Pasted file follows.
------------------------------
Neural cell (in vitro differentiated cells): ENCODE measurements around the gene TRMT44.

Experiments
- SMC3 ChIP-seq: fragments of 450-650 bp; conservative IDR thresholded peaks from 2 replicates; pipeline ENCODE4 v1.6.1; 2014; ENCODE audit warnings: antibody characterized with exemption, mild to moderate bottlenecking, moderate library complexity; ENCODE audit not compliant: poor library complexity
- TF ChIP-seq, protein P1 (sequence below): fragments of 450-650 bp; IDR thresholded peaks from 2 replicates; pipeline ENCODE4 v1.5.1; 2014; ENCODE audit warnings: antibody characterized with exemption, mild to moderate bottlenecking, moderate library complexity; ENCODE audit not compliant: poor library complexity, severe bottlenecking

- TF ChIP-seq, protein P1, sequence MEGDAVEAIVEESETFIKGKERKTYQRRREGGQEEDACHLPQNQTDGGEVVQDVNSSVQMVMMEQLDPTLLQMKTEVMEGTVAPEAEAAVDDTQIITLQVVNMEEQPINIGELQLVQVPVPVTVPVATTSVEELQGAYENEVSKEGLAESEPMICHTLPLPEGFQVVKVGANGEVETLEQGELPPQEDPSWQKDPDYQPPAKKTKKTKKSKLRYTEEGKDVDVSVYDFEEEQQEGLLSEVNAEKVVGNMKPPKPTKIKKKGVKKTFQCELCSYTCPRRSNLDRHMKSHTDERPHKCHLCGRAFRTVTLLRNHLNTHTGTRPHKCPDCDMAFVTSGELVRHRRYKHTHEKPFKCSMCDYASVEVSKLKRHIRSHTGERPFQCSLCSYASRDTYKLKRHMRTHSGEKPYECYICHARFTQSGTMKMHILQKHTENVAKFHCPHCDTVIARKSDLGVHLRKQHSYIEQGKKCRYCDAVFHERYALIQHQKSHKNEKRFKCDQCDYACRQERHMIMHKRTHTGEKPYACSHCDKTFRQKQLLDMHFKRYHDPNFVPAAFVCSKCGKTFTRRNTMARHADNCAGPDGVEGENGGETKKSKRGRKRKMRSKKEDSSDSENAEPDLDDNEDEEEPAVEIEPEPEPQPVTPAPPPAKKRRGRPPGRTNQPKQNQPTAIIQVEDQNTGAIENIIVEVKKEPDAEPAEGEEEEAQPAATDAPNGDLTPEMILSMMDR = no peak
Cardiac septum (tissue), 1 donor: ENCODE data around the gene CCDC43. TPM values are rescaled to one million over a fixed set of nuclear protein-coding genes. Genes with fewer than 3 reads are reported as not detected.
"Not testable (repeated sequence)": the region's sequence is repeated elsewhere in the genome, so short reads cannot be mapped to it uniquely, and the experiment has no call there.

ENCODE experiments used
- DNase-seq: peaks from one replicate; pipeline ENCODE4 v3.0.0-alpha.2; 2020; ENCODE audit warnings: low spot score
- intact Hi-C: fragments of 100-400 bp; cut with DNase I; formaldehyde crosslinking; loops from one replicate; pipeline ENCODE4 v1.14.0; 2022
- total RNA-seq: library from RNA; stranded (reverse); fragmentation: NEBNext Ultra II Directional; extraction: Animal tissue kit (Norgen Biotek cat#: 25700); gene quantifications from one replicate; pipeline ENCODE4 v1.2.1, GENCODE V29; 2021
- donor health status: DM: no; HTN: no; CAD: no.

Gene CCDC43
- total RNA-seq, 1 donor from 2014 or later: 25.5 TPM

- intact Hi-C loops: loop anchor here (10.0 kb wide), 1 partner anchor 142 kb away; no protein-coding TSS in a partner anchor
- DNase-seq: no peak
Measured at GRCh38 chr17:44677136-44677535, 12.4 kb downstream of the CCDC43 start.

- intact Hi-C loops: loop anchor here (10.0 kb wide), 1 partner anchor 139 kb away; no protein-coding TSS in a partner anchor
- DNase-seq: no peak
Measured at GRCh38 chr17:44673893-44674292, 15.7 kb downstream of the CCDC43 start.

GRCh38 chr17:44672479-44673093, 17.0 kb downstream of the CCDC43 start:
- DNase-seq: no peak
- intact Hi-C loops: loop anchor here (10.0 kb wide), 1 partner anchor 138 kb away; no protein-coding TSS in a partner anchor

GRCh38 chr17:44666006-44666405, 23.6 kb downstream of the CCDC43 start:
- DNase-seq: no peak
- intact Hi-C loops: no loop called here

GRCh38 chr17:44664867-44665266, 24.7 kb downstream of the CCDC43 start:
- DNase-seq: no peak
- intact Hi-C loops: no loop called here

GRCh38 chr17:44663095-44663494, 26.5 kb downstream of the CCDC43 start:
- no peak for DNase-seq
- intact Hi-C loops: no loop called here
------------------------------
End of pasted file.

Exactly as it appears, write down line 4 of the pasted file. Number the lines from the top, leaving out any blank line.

- TF ChIP-seq, protein P1 (sequence below): fragments of 450-650 bp; IDR thresholded peaks from 2 replicates; pipeline ENCODE4 v1.5.1; 2014; ENCODE audit warnings: antibody characterized with exemption, mild to moderate bottlenecking, moderate library complexity; ENCODE audit not compliant: poor library complexity, severe bottlenecking